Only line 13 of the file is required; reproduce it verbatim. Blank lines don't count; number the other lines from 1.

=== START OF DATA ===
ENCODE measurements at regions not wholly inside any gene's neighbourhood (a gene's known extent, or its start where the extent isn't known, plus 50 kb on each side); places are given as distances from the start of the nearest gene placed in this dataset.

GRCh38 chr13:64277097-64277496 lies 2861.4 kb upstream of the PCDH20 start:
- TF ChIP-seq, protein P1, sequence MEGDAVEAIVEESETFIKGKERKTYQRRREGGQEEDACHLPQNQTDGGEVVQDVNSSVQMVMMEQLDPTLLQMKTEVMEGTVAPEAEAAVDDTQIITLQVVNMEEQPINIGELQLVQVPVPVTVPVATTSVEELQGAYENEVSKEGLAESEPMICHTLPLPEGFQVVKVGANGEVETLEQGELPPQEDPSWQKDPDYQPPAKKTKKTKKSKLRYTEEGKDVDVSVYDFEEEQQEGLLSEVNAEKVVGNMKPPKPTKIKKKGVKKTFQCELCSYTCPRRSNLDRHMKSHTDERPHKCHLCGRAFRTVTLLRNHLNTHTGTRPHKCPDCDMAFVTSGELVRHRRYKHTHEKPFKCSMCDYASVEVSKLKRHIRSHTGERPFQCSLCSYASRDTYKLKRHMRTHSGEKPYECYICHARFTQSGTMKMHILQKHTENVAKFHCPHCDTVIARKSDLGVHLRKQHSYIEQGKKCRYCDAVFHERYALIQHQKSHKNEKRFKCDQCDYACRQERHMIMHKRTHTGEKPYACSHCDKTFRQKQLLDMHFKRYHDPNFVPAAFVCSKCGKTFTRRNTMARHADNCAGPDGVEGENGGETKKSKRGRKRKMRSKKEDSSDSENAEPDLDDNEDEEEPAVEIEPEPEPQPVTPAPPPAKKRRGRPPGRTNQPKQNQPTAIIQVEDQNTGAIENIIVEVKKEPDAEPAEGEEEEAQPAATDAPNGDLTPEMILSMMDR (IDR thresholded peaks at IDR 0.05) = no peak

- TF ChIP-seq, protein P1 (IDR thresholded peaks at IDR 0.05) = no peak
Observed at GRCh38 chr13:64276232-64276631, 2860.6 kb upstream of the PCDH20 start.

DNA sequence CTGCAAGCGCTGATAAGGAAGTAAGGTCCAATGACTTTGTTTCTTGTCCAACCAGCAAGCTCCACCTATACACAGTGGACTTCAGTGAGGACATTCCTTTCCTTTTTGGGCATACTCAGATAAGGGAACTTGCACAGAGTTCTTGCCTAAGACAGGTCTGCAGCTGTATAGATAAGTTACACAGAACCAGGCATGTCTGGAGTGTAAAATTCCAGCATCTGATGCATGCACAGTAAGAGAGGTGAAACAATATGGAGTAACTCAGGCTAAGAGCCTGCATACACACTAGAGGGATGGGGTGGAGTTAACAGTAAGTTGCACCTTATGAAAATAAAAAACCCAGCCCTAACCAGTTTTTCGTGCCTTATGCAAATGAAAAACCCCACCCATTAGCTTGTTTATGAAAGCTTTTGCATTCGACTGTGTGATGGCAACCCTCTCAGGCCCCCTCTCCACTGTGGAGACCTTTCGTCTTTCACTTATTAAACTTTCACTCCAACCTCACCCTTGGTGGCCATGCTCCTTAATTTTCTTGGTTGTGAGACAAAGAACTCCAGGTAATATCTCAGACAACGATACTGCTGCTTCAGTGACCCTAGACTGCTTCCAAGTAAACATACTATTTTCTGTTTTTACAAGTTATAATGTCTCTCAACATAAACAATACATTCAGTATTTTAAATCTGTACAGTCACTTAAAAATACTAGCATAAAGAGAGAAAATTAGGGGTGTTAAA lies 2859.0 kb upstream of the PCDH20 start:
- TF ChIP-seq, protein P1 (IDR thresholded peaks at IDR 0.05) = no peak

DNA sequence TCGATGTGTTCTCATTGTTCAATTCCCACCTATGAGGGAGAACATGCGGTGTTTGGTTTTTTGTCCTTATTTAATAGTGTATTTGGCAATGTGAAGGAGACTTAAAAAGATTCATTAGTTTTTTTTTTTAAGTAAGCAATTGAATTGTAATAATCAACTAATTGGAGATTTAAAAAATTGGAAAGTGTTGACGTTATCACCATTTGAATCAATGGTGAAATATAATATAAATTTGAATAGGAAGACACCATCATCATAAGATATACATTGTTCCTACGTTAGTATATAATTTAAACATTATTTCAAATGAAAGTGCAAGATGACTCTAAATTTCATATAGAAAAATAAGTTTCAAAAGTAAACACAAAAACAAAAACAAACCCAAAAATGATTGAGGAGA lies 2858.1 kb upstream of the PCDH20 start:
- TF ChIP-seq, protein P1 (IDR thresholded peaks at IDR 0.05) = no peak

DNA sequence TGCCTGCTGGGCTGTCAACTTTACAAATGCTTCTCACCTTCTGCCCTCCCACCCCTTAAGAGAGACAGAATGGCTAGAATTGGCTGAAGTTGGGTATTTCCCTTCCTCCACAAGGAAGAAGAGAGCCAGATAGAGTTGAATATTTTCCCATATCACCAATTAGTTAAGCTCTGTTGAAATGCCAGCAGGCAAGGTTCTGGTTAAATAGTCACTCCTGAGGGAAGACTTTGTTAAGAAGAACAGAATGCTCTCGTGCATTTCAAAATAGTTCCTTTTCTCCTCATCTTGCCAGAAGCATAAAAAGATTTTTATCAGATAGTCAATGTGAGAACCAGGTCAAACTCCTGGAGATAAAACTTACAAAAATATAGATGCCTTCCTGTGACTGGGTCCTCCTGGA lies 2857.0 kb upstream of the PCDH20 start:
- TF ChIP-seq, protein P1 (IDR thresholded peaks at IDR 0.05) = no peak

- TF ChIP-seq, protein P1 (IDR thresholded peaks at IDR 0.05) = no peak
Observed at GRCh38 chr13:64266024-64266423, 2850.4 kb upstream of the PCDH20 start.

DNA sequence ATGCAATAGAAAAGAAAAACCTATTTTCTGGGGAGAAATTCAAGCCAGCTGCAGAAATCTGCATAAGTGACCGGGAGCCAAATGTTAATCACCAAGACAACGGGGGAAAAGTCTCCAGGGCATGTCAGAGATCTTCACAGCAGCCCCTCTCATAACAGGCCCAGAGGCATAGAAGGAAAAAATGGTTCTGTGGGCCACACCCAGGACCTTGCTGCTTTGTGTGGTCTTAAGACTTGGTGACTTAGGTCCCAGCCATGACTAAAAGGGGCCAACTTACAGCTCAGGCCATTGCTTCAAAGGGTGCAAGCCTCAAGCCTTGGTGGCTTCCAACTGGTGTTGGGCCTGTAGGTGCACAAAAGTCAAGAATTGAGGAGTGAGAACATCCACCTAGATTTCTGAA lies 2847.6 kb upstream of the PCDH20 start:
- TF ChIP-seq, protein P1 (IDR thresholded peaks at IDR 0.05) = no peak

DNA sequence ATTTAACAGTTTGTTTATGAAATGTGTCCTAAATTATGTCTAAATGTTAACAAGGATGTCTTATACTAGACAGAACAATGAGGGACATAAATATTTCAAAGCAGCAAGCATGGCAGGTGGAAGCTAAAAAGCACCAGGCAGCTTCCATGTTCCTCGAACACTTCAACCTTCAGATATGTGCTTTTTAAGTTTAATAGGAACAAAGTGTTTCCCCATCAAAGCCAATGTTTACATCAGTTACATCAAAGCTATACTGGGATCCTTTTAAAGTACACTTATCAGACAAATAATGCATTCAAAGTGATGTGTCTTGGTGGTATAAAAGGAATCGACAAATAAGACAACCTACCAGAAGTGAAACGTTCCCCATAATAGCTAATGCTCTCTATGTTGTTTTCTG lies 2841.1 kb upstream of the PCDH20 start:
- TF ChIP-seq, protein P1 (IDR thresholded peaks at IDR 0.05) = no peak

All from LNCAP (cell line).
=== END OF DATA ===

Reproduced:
Observed at GRCh38 chr13:64266024-64266423, 2850.4 kb upstream of the PCDH20 start.